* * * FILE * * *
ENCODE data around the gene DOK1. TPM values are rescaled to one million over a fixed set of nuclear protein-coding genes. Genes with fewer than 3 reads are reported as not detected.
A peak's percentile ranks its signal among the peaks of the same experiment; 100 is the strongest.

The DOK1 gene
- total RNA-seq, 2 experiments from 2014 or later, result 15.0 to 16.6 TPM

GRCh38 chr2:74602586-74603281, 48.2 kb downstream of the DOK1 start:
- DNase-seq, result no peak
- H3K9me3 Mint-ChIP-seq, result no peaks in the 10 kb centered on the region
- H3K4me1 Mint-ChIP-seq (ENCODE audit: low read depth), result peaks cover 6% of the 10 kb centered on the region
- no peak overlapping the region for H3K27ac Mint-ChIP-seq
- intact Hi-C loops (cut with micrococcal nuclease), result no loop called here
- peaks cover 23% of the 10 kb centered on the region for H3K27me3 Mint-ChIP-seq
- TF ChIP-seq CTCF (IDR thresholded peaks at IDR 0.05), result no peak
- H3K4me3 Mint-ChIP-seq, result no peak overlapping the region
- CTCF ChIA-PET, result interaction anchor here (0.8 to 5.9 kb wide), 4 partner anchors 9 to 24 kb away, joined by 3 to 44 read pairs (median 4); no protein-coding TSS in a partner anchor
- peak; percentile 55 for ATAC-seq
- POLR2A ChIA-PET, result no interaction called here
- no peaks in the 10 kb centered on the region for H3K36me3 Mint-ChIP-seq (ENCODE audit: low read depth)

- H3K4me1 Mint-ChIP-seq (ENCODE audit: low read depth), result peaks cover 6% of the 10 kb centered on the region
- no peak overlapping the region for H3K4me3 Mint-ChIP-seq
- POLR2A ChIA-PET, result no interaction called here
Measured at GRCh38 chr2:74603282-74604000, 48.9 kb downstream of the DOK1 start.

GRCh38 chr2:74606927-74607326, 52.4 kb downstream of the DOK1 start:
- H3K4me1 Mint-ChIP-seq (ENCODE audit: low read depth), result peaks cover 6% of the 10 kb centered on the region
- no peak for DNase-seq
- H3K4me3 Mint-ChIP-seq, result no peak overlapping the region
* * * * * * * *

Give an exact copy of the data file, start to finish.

ENCODE data around the gene DOK1. TPM values are rescaled to one million over a fixed set of nuclear protein-coding genes. Genes with fewer than 3 reads are reported as not detected.
A peak's percentile ranks its signal among the peaks of the same experiment; 100 is the strongest.

The DOK1 gene
- total RNA-seq, 2 experiments from 2014 or later, result 15.0 to 16.6 TPM

GRCh38 chr2:74602586-74603281, 48.2 kb downstream of the DOK1 start:
- DNase-seq, result no peak
- H3K9me3 Mint-ChIP-seq, result no peaks in the 10 kb centered on the region
- H3K4me1 Mint-ChIP-seq (ENCODE audit: low read depth), result peaks cover 6% of the 10 kb centered on the region
- no peak overlapping the region for H3K27ac Mint-ChIP-seq
- intact Hi-C loops (cut with micrococcal nuclease), result no loop called here
- peaks cover 23% of the 10 kb centered on the region for H3K27me3 Mint-ChIP-seq
- TF ChIP-seq CTCF (IDR thresholded peaks at IDR 0.05), result no peak
- H3K4me3 Mint-ChIP-seq, result no peak overlapping the region
- CTCF ChIA-PET, result interaction anchor here (0.8 to 5.9 kb wide), 4 partner anchors 9 to 24 kb away, joined by 3 to 44 read pairs (median 4); no protein-coding TSS in a partner anchor
- peak; percentile 55 for ATAC-seq
- POLR2A ChIA-PET, result no interaction called here
- no peaks in the 10 kb centered on the region for H3K36me3 Mint-ChIP-seq (ENCODE audit: low read depth)

- H3K4me1 Mint-ChIP-seq (ENCODE audit: low read depth), result peaks cover 6% of the 10 kb centered on the region
- no peak overlapping the region for H3K4me3 Mint-ChIP-seq
- POLR2A ChIA-PET, result no interaction called here
Measured at GRCh38 chr2:74603282-74604000, 48.9 kb downstream of the DOK1 start.

GRCh38 chr2:74606927-74607326, 52.4 kb downstream of the DOK1 start:
- H3K4me1 Mint-ChIP-seq (ENCODE audit: low read depth), result peaks cover 6% of the 10 kb centered on the region
- no peak for DNase-seq
- H3K4me3 Mint-ChIP-seq, result no peak overlapping the region